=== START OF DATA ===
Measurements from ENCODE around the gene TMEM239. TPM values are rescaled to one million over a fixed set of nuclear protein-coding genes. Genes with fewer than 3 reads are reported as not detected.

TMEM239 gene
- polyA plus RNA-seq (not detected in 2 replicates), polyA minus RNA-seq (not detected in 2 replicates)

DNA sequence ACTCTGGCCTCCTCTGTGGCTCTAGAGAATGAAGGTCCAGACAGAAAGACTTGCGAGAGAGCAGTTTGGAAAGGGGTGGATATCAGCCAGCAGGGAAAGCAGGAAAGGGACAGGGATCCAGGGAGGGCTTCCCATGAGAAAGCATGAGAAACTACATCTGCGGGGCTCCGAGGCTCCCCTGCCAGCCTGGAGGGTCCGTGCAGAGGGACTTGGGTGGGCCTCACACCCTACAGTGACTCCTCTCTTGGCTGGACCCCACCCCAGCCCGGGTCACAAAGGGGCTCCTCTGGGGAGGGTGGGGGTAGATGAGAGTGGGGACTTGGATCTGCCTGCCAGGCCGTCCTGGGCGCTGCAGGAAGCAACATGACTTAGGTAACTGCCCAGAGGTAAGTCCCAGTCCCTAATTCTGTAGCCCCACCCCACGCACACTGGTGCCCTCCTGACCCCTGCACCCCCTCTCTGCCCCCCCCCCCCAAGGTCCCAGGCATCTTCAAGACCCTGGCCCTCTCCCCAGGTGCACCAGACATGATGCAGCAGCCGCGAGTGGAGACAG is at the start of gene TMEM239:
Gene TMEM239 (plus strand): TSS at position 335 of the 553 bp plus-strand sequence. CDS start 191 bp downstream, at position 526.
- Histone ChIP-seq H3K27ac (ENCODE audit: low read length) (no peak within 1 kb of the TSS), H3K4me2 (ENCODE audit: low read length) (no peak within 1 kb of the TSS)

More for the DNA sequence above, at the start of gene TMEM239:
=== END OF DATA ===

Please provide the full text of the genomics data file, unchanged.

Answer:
Measurements from ENCODE around the gene TMEM239. TPM values are rescaled to one million over a fixed set of nuclear protein-coding genes. Genes with fewer than 3 reads are reported as not detected.

TMEM239 gene
- polyA plus RNA-seq (not detected in 2 replicates), polyA minus RNA-seq (not detected in 2 replicates)

DNA sequence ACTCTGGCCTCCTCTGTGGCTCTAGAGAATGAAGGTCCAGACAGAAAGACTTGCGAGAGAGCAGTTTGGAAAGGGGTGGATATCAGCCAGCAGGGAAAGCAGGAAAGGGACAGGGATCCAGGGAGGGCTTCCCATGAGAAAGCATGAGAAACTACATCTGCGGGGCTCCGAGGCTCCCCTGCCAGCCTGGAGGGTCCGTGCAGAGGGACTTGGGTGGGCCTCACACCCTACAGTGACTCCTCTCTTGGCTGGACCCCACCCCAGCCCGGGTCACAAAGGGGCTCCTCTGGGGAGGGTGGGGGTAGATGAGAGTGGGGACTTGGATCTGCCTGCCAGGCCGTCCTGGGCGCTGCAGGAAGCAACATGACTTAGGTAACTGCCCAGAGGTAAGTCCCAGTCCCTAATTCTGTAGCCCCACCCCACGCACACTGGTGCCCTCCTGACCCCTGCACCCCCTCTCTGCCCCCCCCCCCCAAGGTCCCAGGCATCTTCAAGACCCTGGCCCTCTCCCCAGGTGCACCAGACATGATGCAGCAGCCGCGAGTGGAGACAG is at the start of gene TMEM239:
Gene TMEM239 (plus strand): TSS at position 335 of the 553 bp plus-strand sequence. CDS start 191 bp downstream, at position 526.
- Histone ChIP-seq H3K27ac (ENCODE audit: low read length) (no peak within 1 kb of the TSS), H3K4me2 (ENCODE audit: low read length) (no peak within 1 kb of the TSS)

More for the DNA sequence above, at the start of gene TMEM239: